Tu, quamcumque Deus tibi fortunaverit horam,
Grata sume manu, neu dulcia differ in annum:
Ut, quocumque loco fueris, vixisse libenter
Te dicas. *

Memoriam Amicitiae ante triennium in
Anglia contractae commendat
J. J. Wetstenius

Basileae Id. Jul. MDCCXIX.

 * Horace, Epistulae 1.11.22-25.


Whichever hour of yours is blessed by God with happiness, / accept it with grateful hands, do not defer for the future that is sweet / in order you could tell at the end that / you have lived with joy. *

I recommend into your memory our friendship made in England three years ago
J. J. Wetstein

In Basel, at the Idus of July of 1719.








p. 313. Basel, July 15, 1719

Wettstein, Johann Jakob
(1693-1754), Swiss Reformed theologian, orientalist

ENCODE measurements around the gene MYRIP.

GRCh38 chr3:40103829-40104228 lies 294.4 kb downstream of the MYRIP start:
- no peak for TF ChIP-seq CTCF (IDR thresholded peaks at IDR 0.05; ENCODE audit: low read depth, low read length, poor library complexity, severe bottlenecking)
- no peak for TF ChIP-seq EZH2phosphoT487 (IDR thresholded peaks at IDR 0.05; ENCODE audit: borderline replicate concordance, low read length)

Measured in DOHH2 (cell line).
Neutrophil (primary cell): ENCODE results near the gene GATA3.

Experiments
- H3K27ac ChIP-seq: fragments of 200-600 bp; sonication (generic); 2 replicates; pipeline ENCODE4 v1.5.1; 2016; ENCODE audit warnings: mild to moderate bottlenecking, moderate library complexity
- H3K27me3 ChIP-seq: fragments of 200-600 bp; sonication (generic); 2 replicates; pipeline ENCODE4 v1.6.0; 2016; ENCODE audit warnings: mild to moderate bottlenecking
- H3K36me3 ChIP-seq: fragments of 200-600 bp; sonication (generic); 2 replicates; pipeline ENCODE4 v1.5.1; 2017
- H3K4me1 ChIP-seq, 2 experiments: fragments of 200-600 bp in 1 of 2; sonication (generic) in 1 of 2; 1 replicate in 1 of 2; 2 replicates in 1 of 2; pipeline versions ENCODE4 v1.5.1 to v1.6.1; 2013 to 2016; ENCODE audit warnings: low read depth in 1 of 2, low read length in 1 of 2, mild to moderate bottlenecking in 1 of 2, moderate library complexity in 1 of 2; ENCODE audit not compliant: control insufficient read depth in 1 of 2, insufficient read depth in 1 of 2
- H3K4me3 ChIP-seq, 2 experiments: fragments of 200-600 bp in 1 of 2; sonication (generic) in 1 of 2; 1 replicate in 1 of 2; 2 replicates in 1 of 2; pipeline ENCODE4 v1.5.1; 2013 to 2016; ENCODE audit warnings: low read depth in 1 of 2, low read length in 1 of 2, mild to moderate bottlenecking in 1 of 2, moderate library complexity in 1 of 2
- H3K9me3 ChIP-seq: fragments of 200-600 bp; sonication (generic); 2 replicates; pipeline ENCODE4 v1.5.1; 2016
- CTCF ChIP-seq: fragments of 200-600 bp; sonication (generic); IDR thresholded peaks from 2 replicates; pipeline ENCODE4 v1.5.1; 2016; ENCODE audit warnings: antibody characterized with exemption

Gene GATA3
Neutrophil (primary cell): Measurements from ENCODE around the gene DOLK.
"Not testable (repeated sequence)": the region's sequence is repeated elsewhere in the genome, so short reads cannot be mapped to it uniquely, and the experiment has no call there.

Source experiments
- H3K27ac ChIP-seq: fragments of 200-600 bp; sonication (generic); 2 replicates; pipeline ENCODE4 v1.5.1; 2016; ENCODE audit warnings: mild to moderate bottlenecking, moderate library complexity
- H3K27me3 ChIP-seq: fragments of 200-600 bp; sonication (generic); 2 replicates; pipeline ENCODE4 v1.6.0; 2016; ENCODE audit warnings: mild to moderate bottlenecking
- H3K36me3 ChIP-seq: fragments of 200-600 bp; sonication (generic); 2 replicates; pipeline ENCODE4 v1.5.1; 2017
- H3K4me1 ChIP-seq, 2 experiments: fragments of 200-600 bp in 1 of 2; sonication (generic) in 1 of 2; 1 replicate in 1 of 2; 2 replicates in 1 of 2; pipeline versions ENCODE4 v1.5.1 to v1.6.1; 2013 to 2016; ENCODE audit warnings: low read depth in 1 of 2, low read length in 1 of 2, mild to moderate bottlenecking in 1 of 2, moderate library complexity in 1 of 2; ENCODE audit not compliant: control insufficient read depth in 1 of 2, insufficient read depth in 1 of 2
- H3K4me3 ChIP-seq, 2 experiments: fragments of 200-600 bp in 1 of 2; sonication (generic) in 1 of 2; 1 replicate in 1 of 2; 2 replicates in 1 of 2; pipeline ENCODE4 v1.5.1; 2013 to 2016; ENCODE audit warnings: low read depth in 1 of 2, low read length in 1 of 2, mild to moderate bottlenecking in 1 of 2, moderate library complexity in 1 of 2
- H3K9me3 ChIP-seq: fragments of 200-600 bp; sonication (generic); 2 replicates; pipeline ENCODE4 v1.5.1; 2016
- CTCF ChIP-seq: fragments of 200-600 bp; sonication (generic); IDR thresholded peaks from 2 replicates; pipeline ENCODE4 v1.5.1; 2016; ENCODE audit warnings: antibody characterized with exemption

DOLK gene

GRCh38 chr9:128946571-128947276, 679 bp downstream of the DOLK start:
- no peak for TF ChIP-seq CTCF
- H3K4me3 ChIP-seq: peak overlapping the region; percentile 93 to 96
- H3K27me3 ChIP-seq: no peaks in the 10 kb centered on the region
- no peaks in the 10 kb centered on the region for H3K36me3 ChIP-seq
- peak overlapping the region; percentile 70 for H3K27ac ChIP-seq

Johann Jakob Wettstein (Wetstein) was born in Basel on March 5, 1693, the second son (out of thirteen) of the erudite pastor of the St. Leonard Johann Rudolf Wettstein, and of Sara Sarafin, the grand-grandson of the renowned Mayor of Basel, Johann Rudolf W. (1594-1666). In 1706, at the age of 13 he was already admitted to the academy of Basel, and in 1708 he received the first award for his lecture Bonis omnia in bonum cedere. In 1709 he graduated M.A. of philosophy. Then he read theology with the renowned professors Johann Ludwig Frey (1682-1759), Jakob Christoph Iselin (1681-1737), Samuel Werenfels (1657-1740) and his relative Johann Rudolf Wettstein (1647-1711), grandson of the above mentioned Mayor, thus cousin of the father of our Johann Jakob. In 1713 he became a candidate pastor. He studied Hebrew and Syriac, the Talmud and the ancient sources, translated Greek ecclesiastical and secular authors. In 1714 he went to visit the academies of Zürich, Bern, Geneva, Lyon, Paris and England. He made acquaintance with many renowned scholars, in Cambridge for example with Richard Bentley (1662-1742), who encouraged him to study the Syriac codex of St. Ephraim in Paris. In 1717 he became "diaconus communis" (assistant pastor) in Basel, then diacone of the St. Leonard until 1730, thus colleague and successor of his father. In the meantime he pursued textual criticism, and planned to publish a new edition of the New Testament. In 1729 however he was accused of heterodoxy as well as with Socinian and Arian sympathies; he was obliged to revoke the manuscript of his Bible edition, and in 1730 he was dismissed from his office of diacone. Then he went to his relative and publisher in Amsterdam, the bookseller Wettstein, where in 1731 he was appointed professor of philosophy, a successor of the old and ill Johannes Clericus (1657-1736). However, attack from his home town reached him also here, and he had to document and confirm his beliefs in writing to the Dreizehnherren ("the Thirteen", the highest authorities of the canton of Basel). Later he was invited to Basel, but he refused to go, and remained in Amsterdam, where the Remonstrants confirmed him in his position. In 1751-52 he published the chef-d'oeuvre of his life, the edition of the Greek New Testament with rich commentaries. From 1752 he was the member of the Prussian Academy of Sciences, and from 1753 of the Royal Society of London. He was never married. He died on March 23, 1754 in Amsterdam. His biographer Karl Rudolf Hagenbach (1860) called him "martyr of the incipient Illumination". His main works: Dissertatio de variis Novi Testamenti lectionibus, Basel, 1713. – Prolegomena ad Novi Testamenti Graeci editionem accuratissimam … Amsterdam, 1730. – Declaratio Senatui Basiliensi exhibita d. 22. Decmb. 1731. [Sine loco], 1732. – He Kaine diatheke: Novum Testamentum Graecum … Amsterdam, 1751. 2 tom. – Duae epistolae S. Clementis Romani, discipuli Petri Apostoli, quas ex codice manuscripto Novi Testamenti Syriaci nunc primum erutas, cum versione Latina apposita. Leiden, 1752.

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